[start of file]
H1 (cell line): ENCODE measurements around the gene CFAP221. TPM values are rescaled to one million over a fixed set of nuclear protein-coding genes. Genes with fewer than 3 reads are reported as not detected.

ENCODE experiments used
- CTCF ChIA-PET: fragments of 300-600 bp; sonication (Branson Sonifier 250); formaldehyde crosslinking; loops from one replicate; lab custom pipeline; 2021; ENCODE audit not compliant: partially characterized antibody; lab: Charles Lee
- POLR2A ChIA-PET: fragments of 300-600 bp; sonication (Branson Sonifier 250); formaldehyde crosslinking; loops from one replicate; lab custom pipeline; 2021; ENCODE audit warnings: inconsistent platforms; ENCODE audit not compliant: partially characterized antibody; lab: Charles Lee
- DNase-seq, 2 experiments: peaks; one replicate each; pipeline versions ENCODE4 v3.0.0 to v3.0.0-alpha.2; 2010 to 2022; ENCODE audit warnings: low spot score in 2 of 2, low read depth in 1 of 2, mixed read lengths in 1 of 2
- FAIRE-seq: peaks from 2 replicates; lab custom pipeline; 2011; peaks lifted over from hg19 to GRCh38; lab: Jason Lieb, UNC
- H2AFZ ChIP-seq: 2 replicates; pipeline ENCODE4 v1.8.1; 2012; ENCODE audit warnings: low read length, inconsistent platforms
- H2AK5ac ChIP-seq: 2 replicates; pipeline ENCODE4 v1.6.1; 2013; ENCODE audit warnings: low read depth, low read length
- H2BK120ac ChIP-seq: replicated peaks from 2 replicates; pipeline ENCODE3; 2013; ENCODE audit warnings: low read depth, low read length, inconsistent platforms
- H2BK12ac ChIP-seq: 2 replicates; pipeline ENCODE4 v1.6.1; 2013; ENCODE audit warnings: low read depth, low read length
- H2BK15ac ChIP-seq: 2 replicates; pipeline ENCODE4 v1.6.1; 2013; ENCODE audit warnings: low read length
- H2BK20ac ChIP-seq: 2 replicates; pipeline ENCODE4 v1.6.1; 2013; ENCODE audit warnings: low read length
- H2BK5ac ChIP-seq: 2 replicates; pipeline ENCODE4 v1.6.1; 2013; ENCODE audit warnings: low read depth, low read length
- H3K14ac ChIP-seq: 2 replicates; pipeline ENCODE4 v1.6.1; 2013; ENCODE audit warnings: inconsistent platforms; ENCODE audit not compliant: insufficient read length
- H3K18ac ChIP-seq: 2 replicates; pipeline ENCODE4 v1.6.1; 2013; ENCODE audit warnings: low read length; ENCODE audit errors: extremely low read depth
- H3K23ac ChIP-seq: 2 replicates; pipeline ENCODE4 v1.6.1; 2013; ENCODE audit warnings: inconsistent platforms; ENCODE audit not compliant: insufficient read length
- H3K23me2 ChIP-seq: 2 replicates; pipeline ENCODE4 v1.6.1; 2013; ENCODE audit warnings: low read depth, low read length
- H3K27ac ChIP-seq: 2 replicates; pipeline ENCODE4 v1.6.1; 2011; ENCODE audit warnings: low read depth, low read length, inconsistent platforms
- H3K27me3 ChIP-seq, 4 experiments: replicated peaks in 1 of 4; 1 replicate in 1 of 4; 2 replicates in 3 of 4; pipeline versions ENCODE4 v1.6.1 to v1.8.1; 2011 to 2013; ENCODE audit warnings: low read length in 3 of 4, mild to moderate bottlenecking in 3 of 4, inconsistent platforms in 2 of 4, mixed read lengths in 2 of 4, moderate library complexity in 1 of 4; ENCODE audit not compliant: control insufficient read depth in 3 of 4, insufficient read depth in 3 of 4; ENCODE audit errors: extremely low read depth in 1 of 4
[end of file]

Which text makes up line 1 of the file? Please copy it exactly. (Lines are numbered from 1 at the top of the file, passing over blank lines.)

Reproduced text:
H1 (cell line): ENCODE measurements around the gene CFAP221. TPM values are rescaled to one million over a fixed set of nuclear protein-coding genes. Genes with fewer than 3 reads are reported as not detected.